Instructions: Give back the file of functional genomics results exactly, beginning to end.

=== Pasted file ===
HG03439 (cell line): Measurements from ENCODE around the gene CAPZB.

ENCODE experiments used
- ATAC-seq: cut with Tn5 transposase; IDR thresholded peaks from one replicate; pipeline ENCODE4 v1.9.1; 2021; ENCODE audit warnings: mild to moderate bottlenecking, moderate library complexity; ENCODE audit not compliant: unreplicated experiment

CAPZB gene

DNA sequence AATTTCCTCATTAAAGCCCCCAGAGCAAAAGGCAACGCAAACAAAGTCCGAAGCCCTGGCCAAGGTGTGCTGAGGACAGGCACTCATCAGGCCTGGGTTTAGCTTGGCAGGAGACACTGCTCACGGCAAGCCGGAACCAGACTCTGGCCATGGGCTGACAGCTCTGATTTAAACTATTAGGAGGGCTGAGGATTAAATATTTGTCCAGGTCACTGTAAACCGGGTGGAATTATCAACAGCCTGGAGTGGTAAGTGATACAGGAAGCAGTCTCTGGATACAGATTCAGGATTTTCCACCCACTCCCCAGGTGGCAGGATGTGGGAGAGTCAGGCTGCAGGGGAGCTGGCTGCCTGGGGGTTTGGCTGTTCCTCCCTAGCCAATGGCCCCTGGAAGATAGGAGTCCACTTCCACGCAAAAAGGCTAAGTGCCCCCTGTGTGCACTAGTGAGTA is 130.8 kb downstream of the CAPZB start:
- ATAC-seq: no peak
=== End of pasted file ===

HG03439 (cell line): Measurements from ENCODE around the gene CAPZB.

ENCODE experiments used
- ATAC-seq: cut with Tn5 transposase; IDR thresholded peaks from one replicate; pipeline ENCODE4 v1.9.1; 2021; ENCODE audit warnings: mild to moderate bottlenecking, moderate library complexity; ENCODE audit not compliant: unreplicated experiment

CAPZB gene

DNA sequence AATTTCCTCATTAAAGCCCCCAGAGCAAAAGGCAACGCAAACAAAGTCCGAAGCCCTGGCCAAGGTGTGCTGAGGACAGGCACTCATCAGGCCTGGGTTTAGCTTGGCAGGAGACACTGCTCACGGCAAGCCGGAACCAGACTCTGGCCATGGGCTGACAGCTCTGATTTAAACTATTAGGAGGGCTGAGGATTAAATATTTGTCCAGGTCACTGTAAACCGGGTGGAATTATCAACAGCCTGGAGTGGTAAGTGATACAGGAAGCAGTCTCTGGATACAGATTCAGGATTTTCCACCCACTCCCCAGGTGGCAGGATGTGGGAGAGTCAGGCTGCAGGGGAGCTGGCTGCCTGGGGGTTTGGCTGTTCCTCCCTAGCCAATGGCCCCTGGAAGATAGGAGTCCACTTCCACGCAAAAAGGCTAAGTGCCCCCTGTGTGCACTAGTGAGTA is 130.8 kb downstream of the CAPZB start:
- ATAC-seq: no peak